RIP, Lyall Watson

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Lyall Watson was a South African-born botanist, zoologist, biologist, anthropologist, zoo keeper and BBC presenter who wrote Supernature: A Natural History of the Supernatural (1973), among other popular books that helped usher in the Seventies’ New Age trend. Among other dubious but undeniable accomplishments, he coined the term “hundredth monkey” — referring to the hypothesis that a sudden spontaneous and mysterious leap of consciousness achieved when a species’ “critical mass” point is reached. Significant Objects hails Watson for his 1990 book The Nature of Things: The Strange Behaviour of Inanimate Objects, a Fortean account of rings that find their way back to their owners and so forth; the book helped inform our Fortean (not New Age) TALISMANS object category. Watson’s revival of the Victorian meaning of the term “notional” also helped us in our thinking about our IDOLS object category. Watson describes as notional any “inanimate object which… demands attention and exercises power over those people to whom it appeals.”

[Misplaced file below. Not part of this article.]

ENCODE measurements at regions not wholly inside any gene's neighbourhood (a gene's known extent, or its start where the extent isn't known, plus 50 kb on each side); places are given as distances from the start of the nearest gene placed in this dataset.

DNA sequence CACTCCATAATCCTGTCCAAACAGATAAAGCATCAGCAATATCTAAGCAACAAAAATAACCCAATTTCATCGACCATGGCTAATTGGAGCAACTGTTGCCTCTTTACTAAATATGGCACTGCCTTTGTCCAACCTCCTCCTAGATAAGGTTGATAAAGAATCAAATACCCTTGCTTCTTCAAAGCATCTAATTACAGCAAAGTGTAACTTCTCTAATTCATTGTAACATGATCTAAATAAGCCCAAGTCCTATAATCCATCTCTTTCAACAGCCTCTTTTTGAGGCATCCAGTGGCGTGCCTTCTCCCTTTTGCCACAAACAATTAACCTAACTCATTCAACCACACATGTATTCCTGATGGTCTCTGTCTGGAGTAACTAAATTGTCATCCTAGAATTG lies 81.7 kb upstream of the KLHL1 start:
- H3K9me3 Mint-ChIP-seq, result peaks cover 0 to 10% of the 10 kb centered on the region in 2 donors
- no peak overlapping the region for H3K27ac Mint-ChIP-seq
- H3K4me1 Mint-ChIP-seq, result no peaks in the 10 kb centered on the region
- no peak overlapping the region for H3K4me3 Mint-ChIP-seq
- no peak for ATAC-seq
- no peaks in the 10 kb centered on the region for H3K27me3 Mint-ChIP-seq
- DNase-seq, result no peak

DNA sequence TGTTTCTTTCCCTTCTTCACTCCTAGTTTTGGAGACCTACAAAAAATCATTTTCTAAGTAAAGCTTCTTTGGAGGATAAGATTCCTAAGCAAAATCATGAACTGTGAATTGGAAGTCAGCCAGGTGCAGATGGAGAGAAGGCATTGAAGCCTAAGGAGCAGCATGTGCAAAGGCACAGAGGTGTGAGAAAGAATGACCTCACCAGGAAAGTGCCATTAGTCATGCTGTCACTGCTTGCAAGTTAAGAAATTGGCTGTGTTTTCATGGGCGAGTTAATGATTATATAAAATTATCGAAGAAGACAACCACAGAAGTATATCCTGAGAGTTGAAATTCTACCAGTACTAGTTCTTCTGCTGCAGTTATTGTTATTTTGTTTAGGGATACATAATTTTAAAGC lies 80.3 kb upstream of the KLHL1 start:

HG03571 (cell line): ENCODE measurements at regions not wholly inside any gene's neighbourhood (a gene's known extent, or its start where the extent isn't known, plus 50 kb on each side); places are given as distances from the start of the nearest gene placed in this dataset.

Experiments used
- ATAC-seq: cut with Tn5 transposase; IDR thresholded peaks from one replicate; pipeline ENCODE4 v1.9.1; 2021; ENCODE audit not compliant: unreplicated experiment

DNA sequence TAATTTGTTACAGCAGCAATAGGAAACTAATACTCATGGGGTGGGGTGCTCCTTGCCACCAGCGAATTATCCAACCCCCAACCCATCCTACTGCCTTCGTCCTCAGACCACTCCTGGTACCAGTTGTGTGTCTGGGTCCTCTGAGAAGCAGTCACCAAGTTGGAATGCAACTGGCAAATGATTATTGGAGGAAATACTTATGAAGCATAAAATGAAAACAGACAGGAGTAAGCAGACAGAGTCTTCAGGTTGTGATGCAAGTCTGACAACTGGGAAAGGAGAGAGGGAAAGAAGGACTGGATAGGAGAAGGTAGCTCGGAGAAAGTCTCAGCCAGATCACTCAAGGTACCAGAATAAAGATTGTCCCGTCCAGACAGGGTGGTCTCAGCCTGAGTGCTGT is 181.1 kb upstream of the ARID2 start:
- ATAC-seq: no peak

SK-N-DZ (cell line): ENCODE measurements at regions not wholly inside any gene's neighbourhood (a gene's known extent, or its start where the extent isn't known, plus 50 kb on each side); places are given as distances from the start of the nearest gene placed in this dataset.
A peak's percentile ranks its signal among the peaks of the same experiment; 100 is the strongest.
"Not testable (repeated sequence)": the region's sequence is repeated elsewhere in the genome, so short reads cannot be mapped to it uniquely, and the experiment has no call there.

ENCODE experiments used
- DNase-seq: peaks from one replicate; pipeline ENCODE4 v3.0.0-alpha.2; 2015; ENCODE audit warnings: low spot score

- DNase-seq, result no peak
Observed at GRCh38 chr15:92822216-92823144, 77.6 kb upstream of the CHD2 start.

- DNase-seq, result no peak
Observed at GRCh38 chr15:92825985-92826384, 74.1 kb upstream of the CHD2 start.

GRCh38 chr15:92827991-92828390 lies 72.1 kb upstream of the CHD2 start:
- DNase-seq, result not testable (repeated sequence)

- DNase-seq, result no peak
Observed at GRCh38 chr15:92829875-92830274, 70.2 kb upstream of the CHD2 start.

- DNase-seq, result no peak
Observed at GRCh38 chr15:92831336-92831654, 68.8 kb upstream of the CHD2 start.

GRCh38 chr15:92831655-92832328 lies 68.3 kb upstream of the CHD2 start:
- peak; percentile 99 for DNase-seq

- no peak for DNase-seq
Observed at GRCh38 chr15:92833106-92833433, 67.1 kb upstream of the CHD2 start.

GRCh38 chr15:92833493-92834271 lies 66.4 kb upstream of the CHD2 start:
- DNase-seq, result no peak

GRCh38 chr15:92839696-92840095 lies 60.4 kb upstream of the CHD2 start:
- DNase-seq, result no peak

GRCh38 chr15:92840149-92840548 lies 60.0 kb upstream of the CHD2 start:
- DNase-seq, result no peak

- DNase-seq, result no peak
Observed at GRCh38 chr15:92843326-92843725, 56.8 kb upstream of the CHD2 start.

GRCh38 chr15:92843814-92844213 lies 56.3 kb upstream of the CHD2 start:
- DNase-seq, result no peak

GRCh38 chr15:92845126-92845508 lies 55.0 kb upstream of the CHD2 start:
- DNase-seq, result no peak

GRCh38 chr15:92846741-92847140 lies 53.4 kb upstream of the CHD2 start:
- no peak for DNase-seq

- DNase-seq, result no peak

We’re a little bit late with this — he died in June 2008, but we’ve just learned about his passing. Moment of silence, please.


"Significant Objects combines one of the oldest of all media — the near-improvised short story — with the reinvigorated writer-reader relationship afforded by Web 2.0." — The Independent's Couch Surfer. Follow us on Twitter; join us on Facebook.

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